Manna for Mama
Mama gulped her milk and coffee after burning up the toast—
she smelled like apple oatmeal that had moated round the bowl.
She ran a lake of dish soap over plates and days-old saucepans,
and colored up the kitchen with Gerber daisies from the store.
She slipped through weary forests, laundry towering, dishes sinking,
swelled cartoons to chatty sing-song, to get from shower to the couch—
where she laid herself right down again, for the napping length of hours.
A maze had trapped the princess—a scaly dragon blocked the gate—
saltines made the step-bridge, square by square across the lair,
but someone ate the crackers, there was no way to the tower—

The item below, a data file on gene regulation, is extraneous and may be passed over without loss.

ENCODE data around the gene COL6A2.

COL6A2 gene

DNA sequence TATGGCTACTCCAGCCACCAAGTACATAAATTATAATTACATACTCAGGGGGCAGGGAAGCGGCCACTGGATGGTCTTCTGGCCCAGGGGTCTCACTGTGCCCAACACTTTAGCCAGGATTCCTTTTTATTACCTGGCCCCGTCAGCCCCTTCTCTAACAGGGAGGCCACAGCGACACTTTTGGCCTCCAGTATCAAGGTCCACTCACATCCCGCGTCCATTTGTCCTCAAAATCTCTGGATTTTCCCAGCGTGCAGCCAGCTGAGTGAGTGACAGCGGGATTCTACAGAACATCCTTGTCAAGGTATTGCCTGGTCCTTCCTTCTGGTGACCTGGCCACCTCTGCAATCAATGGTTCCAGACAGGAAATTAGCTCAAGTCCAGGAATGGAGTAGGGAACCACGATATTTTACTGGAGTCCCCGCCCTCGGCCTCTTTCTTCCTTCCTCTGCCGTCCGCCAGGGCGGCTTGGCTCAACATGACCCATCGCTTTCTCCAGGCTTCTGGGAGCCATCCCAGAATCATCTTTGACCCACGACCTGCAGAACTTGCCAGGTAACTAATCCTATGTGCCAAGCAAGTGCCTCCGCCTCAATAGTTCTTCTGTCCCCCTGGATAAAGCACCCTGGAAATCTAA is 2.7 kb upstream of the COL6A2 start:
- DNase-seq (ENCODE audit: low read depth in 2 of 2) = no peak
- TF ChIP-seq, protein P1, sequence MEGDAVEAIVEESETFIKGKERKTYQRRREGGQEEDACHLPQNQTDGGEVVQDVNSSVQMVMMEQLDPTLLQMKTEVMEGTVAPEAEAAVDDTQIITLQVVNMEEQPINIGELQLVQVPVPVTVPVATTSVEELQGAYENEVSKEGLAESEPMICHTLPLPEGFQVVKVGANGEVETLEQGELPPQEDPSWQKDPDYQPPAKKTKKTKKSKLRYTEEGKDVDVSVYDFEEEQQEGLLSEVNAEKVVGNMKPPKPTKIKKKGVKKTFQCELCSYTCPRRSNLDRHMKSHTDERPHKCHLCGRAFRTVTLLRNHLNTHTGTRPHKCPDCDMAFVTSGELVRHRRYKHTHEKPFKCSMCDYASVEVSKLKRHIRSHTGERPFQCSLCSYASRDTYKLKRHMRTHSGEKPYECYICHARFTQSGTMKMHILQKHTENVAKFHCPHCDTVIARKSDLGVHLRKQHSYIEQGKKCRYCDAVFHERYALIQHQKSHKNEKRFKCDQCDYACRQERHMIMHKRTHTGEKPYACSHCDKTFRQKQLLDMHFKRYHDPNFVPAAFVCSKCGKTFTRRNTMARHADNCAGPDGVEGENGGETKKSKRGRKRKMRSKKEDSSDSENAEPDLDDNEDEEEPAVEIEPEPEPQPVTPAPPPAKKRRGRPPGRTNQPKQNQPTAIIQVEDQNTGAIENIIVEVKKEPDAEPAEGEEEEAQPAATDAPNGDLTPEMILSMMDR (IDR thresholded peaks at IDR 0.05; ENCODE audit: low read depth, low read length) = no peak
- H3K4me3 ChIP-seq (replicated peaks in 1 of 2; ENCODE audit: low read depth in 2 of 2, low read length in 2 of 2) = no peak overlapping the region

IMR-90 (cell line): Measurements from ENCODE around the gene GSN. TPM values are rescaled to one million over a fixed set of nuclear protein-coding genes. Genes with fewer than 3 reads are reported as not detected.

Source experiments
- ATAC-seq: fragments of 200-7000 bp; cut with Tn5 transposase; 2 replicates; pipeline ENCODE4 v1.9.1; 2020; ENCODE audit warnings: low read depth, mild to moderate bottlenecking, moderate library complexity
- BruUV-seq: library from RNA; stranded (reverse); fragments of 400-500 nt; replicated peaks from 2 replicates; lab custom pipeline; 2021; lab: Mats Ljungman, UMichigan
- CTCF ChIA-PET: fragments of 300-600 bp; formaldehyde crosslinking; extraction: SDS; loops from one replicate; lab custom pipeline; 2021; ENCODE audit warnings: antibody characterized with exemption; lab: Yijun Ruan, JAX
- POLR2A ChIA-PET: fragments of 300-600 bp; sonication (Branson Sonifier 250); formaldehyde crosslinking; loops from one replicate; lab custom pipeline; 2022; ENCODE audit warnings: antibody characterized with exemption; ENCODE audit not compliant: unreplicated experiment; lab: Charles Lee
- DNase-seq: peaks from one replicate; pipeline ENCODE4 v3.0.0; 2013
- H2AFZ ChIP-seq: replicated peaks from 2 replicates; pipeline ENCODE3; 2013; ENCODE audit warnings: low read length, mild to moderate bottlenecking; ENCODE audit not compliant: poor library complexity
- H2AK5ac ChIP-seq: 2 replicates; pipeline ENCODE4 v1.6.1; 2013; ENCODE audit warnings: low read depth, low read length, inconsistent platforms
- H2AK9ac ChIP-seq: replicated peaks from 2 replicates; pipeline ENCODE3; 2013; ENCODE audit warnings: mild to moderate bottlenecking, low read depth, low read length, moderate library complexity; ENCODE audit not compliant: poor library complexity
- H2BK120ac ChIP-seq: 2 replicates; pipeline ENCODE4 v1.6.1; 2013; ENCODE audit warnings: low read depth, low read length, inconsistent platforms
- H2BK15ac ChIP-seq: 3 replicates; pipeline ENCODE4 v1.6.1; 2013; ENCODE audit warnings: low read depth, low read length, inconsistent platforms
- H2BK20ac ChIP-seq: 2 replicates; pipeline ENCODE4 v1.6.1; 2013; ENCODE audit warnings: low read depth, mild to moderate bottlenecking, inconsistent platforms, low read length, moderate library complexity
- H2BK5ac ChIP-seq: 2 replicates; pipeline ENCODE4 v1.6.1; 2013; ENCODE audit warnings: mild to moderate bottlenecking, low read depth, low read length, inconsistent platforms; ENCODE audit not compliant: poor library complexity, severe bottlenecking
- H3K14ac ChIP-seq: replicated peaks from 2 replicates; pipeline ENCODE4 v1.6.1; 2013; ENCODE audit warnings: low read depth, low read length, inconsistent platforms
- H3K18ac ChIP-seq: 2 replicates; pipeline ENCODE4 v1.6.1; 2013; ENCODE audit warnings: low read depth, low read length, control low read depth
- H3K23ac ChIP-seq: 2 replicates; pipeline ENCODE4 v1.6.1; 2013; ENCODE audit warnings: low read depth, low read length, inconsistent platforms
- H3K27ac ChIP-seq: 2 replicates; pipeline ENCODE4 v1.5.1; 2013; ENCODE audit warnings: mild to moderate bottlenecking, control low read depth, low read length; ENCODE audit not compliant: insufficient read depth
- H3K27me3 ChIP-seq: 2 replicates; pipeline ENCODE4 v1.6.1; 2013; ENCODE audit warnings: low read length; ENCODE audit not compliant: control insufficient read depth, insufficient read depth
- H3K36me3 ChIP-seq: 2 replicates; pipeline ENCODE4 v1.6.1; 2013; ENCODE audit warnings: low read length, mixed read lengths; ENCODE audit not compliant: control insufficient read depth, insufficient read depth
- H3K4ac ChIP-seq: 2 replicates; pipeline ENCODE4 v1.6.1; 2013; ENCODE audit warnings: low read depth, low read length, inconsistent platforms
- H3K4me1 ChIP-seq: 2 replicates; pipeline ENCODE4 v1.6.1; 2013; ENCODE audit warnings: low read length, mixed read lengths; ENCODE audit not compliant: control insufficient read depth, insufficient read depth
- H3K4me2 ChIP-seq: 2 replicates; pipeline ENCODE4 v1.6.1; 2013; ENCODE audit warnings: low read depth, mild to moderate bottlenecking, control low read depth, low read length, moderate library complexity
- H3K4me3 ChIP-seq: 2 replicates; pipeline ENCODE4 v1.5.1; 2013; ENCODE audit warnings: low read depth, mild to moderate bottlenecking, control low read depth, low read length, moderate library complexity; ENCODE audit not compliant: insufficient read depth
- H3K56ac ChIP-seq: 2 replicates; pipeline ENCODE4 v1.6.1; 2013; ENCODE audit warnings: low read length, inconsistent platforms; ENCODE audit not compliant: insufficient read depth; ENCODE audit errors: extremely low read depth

What else could possibly wake her, if not the wrecking ball?
And she did a little pop-up when the blocks came crashing down—
but seeing no big problem, gave back into dreary sleep.
So I would build a fortress, make it strong for momma and me, to keep
her from the dragon that would shut the bridge to the day,
and drag her down that dungeon, and keep her from our play.
I set up lots of pillows, I topped them with our sheets,
then I plucked a piece of popcorn hidden down inside the seat,
and put it next to mama’s lips, like a piece of soft salt manna,
so when the TV finally woke her up, she’d have something to eat.